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When it comes to sharing code snippets with others, there aren’t really many services that do it justice. Many lack syntax highlighting, and don’t even have desktop clients to make the experience of uploading a snippet pleasant. There’s plenty of ways to share code, but few that check all the boxes for a perfect Mac-to-web code snippet sharing experience.

SourceBox is an app that allows you to easily upload snippets of code and other text to PasteBin, as well as their own SourceDrop service and other popular sites for sharing code snippets online. If you find yourself often needing to share bits of code, this just might be the app you’ve been looking for. (more…)

Dropbox has been the go-to for cloud storage for many of us for many years now. Unfortunately, it’s not the easiest cloud sharing service there is, and for those of us who like to keep our files all together, that’s a problem. There are some pretty prominent services, perhaps most notably Cloud.app and Droplr, that allow easy drag-and-drop sharing from your desktop, but Dropbox hasn’t kept up.

Currently in free beta, Droplings is a new app that allows you to share in a similar way to the other cloud services, but from Dropbox. Droplings uploads files to your Dropbox Public folder and creates a download page for your file, just by dragging your files to your menubar. We’ll take a look, after the jump! (more…)

Mountain Lion was released less than two weeks ago, and we’re still finding new features and nice touches Apple put in their latest OS. While you may have read every review, including an excellent one written by Alex Arena here on Mac.AppStorm, there’s still lots to discover in the newest built-in apps.

Notes, Reminders, Messages, and Game Center are Apple’s latest attempt to bring popular built-in iOS apps to OS X Mountain Lion. These apps include connectivity with iCloud as well as some extra features unique to the Mac versions. If you already have other apps you love for taking notes and keeping up with your todos, you may have just ignored these new apps, but there’s plenty included to make them great apps to keep around. Join me as we begin our tour of the latest apps included in OS X Mountain Lion! (more…)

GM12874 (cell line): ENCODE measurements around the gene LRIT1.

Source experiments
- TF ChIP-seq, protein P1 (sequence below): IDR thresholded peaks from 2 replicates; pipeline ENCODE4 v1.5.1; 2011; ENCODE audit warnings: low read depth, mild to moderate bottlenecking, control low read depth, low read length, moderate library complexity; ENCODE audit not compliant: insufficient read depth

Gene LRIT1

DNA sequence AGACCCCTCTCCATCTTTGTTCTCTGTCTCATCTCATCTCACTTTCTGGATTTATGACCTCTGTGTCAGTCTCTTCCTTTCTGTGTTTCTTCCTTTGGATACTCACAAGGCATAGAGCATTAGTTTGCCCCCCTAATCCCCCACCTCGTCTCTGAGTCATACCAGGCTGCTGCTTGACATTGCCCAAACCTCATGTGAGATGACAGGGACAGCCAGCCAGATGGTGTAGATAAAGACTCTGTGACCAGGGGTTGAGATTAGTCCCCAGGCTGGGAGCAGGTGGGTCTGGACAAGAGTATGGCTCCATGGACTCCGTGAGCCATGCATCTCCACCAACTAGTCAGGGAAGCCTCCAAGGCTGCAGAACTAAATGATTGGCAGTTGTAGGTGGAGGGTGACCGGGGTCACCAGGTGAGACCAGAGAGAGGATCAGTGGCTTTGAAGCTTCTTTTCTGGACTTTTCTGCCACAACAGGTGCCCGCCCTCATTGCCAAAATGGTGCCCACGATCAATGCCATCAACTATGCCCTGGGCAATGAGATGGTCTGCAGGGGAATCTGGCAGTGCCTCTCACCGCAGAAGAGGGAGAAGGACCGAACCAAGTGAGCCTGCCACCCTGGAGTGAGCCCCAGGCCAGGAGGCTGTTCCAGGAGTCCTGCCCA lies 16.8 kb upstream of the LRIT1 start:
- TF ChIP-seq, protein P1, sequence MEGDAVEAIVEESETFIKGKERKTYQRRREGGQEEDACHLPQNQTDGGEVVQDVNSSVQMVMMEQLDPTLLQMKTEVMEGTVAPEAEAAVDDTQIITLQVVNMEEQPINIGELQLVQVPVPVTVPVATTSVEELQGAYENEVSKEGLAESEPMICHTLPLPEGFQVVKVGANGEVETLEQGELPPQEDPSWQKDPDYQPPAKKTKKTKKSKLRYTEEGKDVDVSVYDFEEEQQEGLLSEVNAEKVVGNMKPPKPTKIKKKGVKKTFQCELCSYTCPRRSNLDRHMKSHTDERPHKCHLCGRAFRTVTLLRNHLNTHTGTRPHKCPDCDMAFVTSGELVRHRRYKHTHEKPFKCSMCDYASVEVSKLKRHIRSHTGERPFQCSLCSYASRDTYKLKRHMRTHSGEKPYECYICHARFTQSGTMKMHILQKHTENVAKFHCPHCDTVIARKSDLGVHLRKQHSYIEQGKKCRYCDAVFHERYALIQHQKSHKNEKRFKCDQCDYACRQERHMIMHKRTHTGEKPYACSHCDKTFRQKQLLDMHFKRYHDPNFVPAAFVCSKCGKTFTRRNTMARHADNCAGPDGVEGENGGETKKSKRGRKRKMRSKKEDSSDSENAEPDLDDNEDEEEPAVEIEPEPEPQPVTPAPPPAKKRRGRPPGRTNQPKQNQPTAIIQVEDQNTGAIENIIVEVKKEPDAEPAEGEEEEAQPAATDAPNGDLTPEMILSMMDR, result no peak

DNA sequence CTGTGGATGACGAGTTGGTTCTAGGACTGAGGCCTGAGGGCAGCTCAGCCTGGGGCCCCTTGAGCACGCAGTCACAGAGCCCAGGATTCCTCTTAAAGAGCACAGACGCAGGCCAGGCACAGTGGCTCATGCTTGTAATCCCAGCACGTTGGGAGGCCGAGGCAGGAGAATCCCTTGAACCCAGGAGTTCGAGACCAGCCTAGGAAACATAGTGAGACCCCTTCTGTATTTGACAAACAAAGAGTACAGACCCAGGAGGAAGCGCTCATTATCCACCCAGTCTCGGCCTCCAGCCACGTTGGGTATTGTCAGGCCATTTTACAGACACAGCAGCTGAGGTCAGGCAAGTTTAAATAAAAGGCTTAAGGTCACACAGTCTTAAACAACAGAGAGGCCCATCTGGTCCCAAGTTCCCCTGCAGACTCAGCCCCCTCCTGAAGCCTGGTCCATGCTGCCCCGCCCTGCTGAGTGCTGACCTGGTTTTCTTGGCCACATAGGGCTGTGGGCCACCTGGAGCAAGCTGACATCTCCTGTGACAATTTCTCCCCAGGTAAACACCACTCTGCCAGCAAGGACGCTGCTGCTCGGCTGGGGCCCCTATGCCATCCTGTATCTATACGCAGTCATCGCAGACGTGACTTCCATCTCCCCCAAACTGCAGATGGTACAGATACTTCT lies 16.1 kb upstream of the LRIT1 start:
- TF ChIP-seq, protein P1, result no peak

Keeping open multiple application windows, even multiple browser tabs, can eat up a lot of memory and slow your machine down. But when you’re busy, it’s difficult to sacrifice the ease of having every application and website you need one click away for that extra speed boost.

Click.to makes that trade off a little easier by gathering all of those applications into a single menu interface. By allowing you to access everything in one place, it’s no longer necessary to keep a tab for every web app and a window for every application going at the same time. But how much functionality can Click.to really provide in a single popup menu? We’ll take a look! (more…)

The thing that I love the most about Google Docs is its no frills interface. I’m a vocal advocate of the app and thanks to it, I haven’t used Microsoft Office in the past three years. But, Google Docs isn’t perfect either and has a bunch of quirks that haven’t been addressed properly by Google so far. Offline access and multi account login are two that top my list of gripes.

A couple of weeks ago, I got the chance to review Google Drive for Mac. Unfortunately, it didn’t offer either of the two above mentioned features. But, the app is a step in the right direction. Not discouraged by the launch of an official client, the developers of Collections have ventured with a Mac app of their own to help you organize your cloud documents locally.

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If you’re a web developer or just like to use every character imaginable in your daily routine, Macs have a menu for that. Whenever you’re in a text field, you can just click “Edit” and click “Special Characters…”, or simply use the shortcut CMD + Option + T. It’s a nice, easy way to insert pictographs and the like, but what if you want a little something more, there’s a new app in town.